Analysis: Trump tries to echo Reagan, but leaves out an essential element: Optimism
Trump’s bleak assessment comports with the views of many of his ardent followers, who feel marginalized by economic and cultural changes in the country.
Donald Trump sought to evoke Ronald Reagan from his first answer in the presidential debate, but as he has throughout the campaign, he left out Reagan’s elemental quality: optimism.
In Trump’s words Monday night, American jobs “are being stolen from us,” blacks and Latinos are “living in hell” and America is “being ripped off by every single country in the world.”
The economy was “in a bubble,” he said, warning that it was “going to come crashing down” because of what he said were overly political actions being taken by the ostensibly apolitical Federal Reserve to buttress his opponent.
No uplift, no patriotic patois, no morning in America — not even a quick quip broke up the sequential references to a country falling apart at the seams. There was nothing, that is, of the deft style that characterized the man Trump has evoked as a role model.
Trump’s unrelentingly bleak assessment comports with the views of many of his ardent followers, who feel marginalized by economic and cultural changes afoot in the country.
Polls repeatedly have shown white voters to be more pessimistic than members of minority groups, older voters more pessimistic than the young, and non-college-educated whites — the group that has given Trump the strongest support — the most pessimistic of all.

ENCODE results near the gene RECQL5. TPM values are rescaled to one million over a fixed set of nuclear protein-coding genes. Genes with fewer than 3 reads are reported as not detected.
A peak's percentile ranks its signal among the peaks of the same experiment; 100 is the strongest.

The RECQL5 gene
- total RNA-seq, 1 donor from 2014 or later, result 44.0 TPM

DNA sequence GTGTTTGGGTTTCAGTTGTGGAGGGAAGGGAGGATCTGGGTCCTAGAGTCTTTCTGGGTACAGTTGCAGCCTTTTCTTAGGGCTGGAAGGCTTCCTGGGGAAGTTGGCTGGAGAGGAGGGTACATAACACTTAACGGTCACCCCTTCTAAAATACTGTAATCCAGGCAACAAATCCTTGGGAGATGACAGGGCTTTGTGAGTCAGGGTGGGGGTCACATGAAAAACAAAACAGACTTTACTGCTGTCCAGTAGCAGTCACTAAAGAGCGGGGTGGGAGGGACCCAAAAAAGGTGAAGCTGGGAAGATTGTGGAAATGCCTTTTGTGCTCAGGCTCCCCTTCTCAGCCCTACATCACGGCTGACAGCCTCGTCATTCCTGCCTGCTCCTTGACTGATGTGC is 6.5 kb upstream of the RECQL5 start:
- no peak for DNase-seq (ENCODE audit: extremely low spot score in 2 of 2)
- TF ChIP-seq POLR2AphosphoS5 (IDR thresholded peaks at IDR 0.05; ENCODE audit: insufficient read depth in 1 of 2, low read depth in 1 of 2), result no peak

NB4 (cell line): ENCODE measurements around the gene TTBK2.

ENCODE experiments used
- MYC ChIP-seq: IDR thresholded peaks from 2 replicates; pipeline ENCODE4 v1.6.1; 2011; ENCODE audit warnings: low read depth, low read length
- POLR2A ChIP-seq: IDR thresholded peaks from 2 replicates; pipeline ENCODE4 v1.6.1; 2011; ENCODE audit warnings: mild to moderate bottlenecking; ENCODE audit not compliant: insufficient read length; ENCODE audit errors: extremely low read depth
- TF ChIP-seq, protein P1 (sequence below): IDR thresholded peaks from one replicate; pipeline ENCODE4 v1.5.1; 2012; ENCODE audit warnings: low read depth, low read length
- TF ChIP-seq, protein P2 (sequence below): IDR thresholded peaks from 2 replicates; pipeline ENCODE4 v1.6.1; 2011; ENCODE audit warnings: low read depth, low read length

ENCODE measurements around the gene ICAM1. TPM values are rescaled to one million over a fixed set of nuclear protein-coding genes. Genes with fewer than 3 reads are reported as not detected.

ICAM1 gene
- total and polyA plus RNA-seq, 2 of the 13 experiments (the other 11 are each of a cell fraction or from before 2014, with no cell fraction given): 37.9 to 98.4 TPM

But that pessimism runs counter to the sentiments of the broader general electorate that will judge Trump’s fate in November.
Even in bad circumstances, Americans have been an optimistic people. Successful candidates, whether Republican or Democratic, have always taken heed of that in framing their political approaches.
While Trump’s negativity is common in the kind of populist campaign he has waged, it is unprecedented in the annals of successful modern politicians. And it contradicts what research shows: Voters almost always will take optimism over pessimism.
Trump has espoused “a hammering, dystopian vision of what America is doing without much hope for what the future is going to be,” said Stanford University professor Neil Malhotra, whose research has looked at the connection between how successful candidates are and how optimistic voters perceive them to be. Candidates whom voters see as optimists generally do better, his work indicates.
Trump has compounded the danger of his pessimism by casting himself as a sole solver of America’s problems, albeit without much detail as to what his solutions would be.
That means he has brushed aside, at least to this point, another tactic used by successful candidates: rallying his fellow citizens together on behalf of shared goals. That flies in the face of a second political truth: Voters want politicians focused on voters, not on themselves.
Over the course of the campaign and again on Tuesday, Hillary Clinton has sought to upbraid Trump for his views.
“I’m excited about where we are in this country,” Clinton told reporters Tuesday before flying from New York to North Carolina for a campaign rally. “He talks down America every chance he gets. He calls us names, he calls us a third world country. He talks in such dire and dark terms.